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A  friend  will  come  in  storm saying  ‘what  kind  of  a  person is  x ,  all  this  time  I  took  him  for a  nice  guy.’  You  would  wonder what did mister  x  did so wrong to anger  your  friend  in  that  manner and  ask  ‘what  did  he  do  to  you’. Your friend would reply, ‘we have known each other for a long time and he doesn’t greet me well’. And if you are not familiar with the Eritrean way of life, you may find yourself taken aback by this.

Because life is communal, relationships are personal, social encounters are therefore intimate. When one greets the other, it is supposed to be deep and heartfelt. Mere shuffling of ‘hi’ or ‘hello’ won’t work. Every one is expected to know who is who and respect the family bond that one has. And when  bumped  to  encounters,  is expected  to  give  warm  and  long and  elaborate  greeting,  showing deep  interest  in  that  person  and letting  the  encounter  know  that he  cares. And failing to do so is socially disapproved, and may be seen as deviant behavior.

A person is said to be nice and breezy according to the kind of greeting he shares with other peoples.  A person’s place in the society or community is underlined by his habit of greeting. Because relationships  are  at  personal bases,  that  person  is  supposed  to take  interest  in  the  well  being  of the encounter and his family. And if he fails to do so, if he fails to be greeting charmingly, he is taken for self-centered ‘I don’t need any body’ kind of guy.

So  often,  people  size  you  up and  measure  you  on  the  basis  of your  ‘hello  habits’,  and  if  you  are  a  little  distant  from  what  is normal, i.e., not sharing a long and elaborate greeting with encounters enquiring about the well being of all the family members, you would print  a  wrong  image  of  yourself on others. And however nice you may be, people would have a low opinion of you, and remark ‘he doesn’t even satisfy you with his greeting.’ It is like what good you can  do,  if  you  don’t  even  do  the simplest  and  effortless  greeting satisfactorily.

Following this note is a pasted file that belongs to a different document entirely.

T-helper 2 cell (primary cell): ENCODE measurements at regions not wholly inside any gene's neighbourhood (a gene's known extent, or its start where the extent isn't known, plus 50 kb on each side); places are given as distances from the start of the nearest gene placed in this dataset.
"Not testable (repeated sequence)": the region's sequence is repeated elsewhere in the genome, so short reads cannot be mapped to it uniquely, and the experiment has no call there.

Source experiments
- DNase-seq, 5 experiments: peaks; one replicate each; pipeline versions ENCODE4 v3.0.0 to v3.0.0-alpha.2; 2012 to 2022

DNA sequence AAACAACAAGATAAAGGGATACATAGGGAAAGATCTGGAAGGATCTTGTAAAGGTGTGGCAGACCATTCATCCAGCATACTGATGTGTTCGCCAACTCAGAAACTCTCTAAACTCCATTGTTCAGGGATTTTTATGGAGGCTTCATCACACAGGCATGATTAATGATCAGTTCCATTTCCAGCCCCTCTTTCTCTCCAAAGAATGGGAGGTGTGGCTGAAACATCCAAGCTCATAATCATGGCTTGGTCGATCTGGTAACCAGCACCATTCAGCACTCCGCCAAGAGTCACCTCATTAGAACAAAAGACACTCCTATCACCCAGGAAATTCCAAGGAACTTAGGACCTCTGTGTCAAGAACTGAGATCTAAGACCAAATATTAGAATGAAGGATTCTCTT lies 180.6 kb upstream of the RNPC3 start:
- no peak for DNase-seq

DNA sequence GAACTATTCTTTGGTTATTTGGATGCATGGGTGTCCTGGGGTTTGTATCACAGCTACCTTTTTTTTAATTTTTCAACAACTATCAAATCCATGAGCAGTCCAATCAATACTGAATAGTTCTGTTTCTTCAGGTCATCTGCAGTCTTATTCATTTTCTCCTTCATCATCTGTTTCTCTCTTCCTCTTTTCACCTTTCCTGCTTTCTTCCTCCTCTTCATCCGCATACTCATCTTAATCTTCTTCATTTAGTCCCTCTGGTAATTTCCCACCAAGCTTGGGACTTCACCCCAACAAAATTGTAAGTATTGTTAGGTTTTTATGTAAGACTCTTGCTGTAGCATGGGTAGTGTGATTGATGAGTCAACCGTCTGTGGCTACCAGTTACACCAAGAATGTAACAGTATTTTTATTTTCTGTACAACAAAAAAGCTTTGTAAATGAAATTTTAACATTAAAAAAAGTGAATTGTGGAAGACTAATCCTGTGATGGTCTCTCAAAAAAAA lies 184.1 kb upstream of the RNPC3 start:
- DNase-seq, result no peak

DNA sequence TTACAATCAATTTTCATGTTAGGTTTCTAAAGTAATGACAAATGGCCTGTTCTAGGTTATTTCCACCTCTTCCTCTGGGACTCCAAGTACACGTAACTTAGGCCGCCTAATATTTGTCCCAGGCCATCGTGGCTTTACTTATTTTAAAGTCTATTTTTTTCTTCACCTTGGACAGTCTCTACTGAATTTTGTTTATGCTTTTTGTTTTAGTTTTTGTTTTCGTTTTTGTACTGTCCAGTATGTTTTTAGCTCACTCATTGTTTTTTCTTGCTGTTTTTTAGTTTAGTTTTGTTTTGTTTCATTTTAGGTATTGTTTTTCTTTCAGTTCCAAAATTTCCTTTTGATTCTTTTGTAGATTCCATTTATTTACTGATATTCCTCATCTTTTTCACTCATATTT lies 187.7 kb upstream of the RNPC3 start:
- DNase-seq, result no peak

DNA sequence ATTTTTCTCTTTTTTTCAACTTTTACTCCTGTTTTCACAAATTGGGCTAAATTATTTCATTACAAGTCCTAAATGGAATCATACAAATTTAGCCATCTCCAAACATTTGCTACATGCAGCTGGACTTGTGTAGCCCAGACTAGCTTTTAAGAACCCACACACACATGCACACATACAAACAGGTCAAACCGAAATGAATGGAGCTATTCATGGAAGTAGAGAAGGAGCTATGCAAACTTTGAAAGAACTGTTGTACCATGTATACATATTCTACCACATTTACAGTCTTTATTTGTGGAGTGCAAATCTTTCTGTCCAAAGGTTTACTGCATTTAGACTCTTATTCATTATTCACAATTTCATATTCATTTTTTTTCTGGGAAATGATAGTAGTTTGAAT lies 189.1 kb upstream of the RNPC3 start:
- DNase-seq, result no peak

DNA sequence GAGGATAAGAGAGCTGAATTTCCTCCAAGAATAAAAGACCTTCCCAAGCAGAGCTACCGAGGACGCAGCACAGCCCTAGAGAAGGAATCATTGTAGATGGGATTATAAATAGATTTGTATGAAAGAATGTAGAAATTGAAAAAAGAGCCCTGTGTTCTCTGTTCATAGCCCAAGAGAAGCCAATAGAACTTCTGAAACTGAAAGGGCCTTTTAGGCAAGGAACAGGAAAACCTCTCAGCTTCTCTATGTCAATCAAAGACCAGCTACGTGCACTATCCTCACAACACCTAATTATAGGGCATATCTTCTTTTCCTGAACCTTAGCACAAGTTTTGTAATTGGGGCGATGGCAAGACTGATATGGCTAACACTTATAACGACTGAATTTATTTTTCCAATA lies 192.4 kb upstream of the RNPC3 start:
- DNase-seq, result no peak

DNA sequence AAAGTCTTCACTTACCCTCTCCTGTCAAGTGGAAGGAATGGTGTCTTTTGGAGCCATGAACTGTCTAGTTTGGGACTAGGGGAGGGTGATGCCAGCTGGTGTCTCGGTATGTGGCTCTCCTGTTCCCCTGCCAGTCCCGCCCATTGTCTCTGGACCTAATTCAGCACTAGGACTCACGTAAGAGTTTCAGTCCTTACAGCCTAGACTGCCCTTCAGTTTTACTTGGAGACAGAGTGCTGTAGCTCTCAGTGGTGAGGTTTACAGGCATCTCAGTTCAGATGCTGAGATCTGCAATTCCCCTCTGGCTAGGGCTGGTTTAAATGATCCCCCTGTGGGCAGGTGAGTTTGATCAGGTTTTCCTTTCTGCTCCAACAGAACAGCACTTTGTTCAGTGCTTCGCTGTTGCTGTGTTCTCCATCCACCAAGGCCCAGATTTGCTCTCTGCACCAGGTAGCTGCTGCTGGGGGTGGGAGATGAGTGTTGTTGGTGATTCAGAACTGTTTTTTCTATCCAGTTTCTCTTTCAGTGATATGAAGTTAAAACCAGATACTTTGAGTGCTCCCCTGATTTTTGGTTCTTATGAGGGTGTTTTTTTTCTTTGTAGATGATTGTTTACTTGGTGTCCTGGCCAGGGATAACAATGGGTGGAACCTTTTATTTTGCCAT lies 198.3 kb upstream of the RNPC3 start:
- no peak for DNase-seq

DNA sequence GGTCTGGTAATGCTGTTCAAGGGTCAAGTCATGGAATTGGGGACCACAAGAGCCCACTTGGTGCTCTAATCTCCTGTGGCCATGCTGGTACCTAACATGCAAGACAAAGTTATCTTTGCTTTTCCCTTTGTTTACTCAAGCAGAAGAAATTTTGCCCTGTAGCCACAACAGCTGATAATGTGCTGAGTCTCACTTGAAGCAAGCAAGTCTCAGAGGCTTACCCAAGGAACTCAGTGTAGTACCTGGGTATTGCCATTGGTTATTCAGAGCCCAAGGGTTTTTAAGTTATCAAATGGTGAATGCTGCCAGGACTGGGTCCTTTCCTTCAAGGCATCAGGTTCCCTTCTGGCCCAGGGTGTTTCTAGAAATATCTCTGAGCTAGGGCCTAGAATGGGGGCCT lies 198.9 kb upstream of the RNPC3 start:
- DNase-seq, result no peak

There was this comedy about a teenager and a much older relative of his. As the story goes, the  teenage  boy  was  smoking hiding  from  his  parents,  and  the much  older  relative  happened  to pass by the place the boy was at, and stops to greet him. Frustrated by  the  sudden  mishap,  the  boy dodges  the  burning  cigarette in  the  pocket  of  his  t-shirt  and reciprocates  the  greeting  of  his relative  and  they  rub  shoulder  to shoulder and shake hands.

The  much  older  relative  then, starts  to  ask  the  boy  about  his health,  education,  and  enquires about the well being of the family members one by one referring by their names. In short, the greeting takes  more  time  than  it  should, and  the  lively  cigarette  that  the boy  tucked  in  his  pocket  burns his cloths and reaches all through to his skin. And at the end the boy makes quite a scene, to the dismay of his relative, by screaming ‘we are all fine!’ out of sharp pain.

When  people  are  in  a  hurry though,  it  some  times  poses  a problem. Because it means that if you want to do things in time, you have to throw a simple hello and run to your affair.  Nevertheless, in our lives greetings is not just saying hello to some encounter, it is a way of reciprocating the care of others over you, showing who you are. It is a way of saying I am here, and I care.